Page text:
Mutable borrow from immutable input(s)

what is the problem with Clippy on if we return mutable from immutable . see the the following code…

pub unsafe fn get_unchecked_mut(&self, key: usize) -> &mut T {

self.get_element_at(key).get_occupied_mut()

}

I means above code is working properly , but clippy suggesting us its as error (https://rust-lang.github.io/rust-clippy/master/index.html#mut_from_ref)

Simply stated, this is an UB if you somehow transform immutable reference to a variable into mutable one. Clippy doesn’t try to look at the function’s body to determine whether it is the case or two references are unrelated, it just throws a warning in. And, so to say, your code in fact contains an UB: if some optimisation assumes that the object is immutable, but it was in fact mutated (through the reference acquired by this function), you’ll easily can get anything wrong.

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Even if you are using interior mutability, this is almost always UB.
Note: The only way to use interior mutability is by using UnsafeCell or types that use UnsafeCell, like Cell, Mutex, or Atomic*.

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thanks for your reply… its means rust compiler allow UB… if yes, in this case, compiler , at least , must warn us.

If we use UnsafeCell , there is also get function of UnsafeCell (https://doc.rust-lang.org/std/cell/struct.UnsafeCell.html), which doing the same thing… So, what is the difference between doing manually or using UnsafeCell.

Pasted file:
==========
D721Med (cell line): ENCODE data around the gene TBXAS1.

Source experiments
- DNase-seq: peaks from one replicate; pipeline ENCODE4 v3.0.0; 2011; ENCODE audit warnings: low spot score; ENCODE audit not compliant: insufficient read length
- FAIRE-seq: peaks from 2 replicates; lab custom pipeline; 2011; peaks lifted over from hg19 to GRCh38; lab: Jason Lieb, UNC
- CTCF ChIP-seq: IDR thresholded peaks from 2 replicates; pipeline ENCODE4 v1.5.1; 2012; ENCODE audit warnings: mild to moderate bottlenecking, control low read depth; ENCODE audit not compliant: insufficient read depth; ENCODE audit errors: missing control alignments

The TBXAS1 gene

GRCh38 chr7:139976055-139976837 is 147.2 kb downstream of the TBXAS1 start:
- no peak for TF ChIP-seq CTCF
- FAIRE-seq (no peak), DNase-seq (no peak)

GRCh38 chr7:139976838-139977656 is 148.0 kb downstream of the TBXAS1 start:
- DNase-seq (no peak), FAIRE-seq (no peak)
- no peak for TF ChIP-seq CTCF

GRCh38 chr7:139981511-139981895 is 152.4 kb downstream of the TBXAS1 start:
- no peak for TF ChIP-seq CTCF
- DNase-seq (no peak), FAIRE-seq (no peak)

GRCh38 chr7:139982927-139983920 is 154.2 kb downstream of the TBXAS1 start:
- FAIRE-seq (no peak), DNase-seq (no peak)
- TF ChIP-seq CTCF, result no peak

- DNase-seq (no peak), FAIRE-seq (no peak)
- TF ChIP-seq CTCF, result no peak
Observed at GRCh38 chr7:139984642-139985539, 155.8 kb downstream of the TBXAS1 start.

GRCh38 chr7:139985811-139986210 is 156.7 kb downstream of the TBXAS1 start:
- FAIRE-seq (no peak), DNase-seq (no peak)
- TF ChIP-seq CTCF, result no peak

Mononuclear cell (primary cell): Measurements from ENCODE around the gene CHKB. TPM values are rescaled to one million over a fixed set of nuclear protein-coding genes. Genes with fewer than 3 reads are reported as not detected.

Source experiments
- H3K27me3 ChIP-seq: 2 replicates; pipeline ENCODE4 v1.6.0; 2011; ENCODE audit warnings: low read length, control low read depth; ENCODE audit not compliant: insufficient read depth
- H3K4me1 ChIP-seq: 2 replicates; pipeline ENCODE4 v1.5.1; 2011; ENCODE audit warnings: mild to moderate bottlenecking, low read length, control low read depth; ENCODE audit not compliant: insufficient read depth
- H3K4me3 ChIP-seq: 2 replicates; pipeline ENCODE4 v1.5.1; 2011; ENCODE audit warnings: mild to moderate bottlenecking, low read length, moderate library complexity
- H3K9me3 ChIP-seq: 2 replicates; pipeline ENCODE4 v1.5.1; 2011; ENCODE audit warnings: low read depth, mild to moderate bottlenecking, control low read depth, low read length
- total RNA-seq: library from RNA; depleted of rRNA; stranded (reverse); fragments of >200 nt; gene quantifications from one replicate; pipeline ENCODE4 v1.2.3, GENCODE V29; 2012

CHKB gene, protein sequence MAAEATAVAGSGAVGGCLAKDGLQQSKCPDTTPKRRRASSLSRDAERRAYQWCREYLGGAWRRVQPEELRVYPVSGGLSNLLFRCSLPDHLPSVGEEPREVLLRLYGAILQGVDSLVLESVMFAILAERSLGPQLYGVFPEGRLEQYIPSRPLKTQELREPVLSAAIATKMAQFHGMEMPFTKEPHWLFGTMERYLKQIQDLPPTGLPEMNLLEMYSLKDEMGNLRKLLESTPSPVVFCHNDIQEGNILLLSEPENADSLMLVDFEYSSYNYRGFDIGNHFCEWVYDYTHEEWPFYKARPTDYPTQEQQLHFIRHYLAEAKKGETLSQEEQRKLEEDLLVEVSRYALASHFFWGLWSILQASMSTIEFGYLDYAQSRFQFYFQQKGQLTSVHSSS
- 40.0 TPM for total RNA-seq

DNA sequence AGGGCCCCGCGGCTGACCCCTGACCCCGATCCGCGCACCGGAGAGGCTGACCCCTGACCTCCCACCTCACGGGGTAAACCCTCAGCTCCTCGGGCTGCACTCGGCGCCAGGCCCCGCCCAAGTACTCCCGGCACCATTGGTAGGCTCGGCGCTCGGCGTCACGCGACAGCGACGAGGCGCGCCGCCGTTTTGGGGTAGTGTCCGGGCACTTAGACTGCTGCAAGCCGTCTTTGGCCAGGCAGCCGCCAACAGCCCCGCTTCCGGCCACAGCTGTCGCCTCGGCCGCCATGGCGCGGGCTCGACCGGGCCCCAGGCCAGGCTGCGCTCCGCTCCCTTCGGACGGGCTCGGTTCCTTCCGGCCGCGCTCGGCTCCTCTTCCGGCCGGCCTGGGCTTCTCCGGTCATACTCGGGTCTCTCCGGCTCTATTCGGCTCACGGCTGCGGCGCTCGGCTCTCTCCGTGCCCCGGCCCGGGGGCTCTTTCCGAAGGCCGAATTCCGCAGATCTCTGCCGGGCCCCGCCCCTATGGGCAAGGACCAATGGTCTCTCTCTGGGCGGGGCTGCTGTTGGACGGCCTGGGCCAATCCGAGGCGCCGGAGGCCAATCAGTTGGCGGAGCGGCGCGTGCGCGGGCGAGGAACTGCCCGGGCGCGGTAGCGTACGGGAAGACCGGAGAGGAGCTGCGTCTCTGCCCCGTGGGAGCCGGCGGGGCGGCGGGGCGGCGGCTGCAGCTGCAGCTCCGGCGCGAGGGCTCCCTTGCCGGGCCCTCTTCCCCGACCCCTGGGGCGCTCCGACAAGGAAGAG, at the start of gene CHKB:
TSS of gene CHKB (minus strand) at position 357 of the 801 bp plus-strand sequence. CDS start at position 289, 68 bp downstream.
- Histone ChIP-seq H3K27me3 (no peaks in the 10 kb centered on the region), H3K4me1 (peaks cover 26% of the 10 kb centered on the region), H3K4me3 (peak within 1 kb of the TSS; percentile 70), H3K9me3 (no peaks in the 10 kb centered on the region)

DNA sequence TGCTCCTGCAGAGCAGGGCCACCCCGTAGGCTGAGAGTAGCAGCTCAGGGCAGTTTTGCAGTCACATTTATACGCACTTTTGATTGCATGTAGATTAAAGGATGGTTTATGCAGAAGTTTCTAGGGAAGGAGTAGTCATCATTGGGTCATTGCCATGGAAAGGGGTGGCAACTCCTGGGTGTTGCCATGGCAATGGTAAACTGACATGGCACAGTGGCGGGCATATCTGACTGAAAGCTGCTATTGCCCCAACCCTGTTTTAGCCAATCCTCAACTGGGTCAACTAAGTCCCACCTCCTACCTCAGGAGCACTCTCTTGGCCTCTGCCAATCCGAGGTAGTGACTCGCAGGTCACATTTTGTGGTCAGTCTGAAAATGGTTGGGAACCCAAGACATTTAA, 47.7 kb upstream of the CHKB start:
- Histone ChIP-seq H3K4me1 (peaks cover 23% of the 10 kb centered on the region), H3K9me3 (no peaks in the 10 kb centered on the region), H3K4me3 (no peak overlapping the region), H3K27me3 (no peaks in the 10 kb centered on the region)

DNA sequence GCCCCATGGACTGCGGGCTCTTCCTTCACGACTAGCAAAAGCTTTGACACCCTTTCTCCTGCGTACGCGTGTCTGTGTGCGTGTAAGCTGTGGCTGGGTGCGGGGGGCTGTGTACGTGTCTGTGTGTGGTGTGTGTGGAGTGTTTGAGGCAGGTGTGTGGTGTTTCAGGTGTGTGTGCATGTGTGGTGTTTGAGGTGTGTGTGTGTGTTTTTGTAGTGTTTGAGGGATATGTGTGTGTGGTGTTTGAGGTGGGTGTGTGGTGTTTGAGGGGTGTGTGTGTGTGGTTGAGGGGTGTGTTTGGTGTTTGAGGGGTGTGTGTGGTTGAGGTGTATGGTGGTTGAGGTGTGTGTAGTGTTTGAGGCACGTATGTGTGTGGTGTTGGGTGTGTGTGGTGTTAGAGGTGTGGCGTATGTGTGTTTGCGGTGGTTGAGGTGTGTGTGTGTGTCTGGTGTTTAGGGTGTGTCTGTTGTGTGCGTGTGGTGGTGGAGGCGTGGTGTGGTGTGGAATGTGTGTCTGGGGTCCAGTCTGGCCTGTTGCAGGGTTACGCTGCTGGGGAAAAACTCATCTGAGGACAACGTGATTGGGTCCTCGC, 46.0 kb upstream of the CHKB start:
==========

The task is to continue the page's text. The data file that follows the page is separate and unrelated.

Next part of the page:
UnsafeCell is treated specially (more about it and the similar cases here). It is marked as the only thing which can be modified while being behind shared reference.

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When you use unsafe {}, you take responsibility for ensuring the safety rules are upheld, as otherwise the unsafety can spread beyond the block.

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UnsafeCell is a language item. It is allowed to be modified under shared reference in the same sense as ManuallyDrop will not run destructor of its content.

Unsafe Rust is much more unsafe than unsafe C/++ as Rust restricts far much more things for the sake of performance. Those restrictions are automatically proven by compiler in safe context. But in unsafe { } it is you who has responsibility to guarantee ALL those restrictions. That’s why I always (half-seriously) shout that the unsafe keyword should be renamed to unsafe_but_trust_me_i_know_what_im_doing_here

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